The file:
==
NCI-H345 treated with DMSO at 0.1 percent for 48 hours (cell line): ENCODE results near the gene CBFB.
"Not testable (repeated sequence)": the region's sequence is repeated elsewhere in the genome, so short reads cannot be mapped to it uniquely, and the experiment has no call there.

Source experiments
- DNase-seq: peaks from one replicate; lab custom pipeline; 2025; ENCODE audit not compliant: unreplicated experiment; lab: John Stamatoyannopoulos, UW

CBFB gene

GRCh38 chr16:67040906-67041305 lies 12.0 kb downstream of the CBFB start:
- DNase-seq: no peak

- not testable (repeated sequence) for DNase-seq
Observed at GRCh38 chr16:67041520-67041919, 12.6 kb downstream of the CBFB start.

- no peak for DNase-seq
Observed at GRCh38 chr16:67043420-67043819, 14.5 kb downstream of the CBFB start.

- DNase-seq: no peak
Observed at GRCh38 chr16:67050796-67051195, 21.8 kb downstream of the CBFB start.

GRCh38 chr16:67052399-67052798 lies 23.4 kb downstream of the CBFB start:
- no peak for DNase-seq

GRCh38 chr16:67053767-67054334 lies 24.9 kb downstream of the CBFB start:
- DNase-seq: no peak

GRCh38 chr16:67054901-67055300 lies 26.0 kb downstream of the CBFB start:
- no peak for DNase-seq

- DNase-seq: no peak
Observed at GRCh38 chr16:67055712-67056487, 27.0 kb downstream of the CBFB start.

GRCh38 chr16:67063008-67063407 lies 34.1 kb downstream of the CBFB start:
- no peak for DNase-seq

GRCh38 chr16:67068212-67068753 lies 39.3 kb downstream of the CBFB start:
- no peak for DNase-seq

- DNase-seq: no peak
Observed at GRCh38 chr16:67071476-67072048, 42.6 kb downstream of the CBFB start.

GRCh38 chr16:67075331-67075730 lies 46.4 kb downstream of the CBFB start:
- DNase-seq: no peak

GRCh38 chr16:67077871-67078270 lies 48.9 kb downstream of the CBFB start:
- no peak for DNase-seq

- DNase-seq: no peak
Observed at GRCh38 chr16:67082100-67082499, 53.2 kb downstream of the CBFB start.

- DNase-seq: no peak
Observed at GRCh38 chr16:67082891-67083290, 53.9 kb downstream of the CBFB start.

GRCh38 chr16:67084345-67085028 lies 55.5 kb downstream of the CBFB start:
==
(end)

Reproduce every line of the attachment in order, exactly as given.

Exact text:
NCI-H345 treated with DMSO at 0.1 percent for 48 hours (cell line): ENCODE results near the gene CBFB.
"Not testable (repeated sequence)": the region's sequence is repeated elsewhere in the genome, so short reads cannot be mapped to it uniquely, and the experiment has no call there.

Source experiments
- DNase-seq: peaks from one replicate; lab custom pipeline; 2025; ENCODE audit not compliant: unreplicated experiment; lab: John Stamatoyannopoulos, UW

CBFB gene

GRCh38 chr16:67040906-67041305 lies 12.0 kb downstream of the CBFB start:
- DNase-seq: no peak

- not testable (repeated sequence) for DNase-seq
Observed at GRCh38 chr16:67041520-67041919, 12.6 kb downstream of the CBFB start.

- no peak for DNase-seq
Observed at GRCh38 chr16:67043420-67043819, 14.5 kb downstream of the CBFB start.

- DNase-seq: no peak
Observed at GRCh38 chr16:67050796-67051195, 21.8 kb downstream of the CBFB start.

GRCh38 chr16:67052399-67052798 lies 23.4 kb downstream of the CBFB start:
- no peak for DNase-seq

GRCh38 chr16:67053767-67054334 lies 24.9 kb downstream of the CBFB start:
- DNase-seq: no peak

GRCh38 chr16:67054901-67055300 lies 26.0 kb downstream of the CBFB start:
- no peak for DNase-seq

- DNase-seq: no peak
Observed at GRCh38 chr16:67055712-67056487, 27.0 kb downstream of the CBFB start.

GRCh38 chr16:67063008-67063407 lies 34.1 kb downstream of the CBFB start:
- no peak for DNase-seq

GRCh38 chr16:67068212-67068753 lies 39.3 kb downstream of the CBFB start:
- no peak for DNase-seq

- DNase-seq: no peak
Observed at GRCh38 chr16:67071476-67072048, 42.6 kb downstream of the CBFB start.

GRCh38 chr16:67075331-67075730 lies 46.4 kb downstream of the CBFB start:
- DNase-seq: no peak

GRCh38 chr16:67077871-67078270 lies 48.9 kb downstream of the CBFB start:
- no peak for DNase-seq

- DNase-seq: no peak
Observed at GRCh38 chr16:67082100-67082499, 53.2 kb downstream of the CBFB start.

- DNase-seq: no peak
Observed at GRCh38 chr16:67082891-67083290, 53.9 kb downstream of the CBFB start.

GRCh38 chr16:67084345-67085028 lies 55.5 kb downstream of the CBFB start: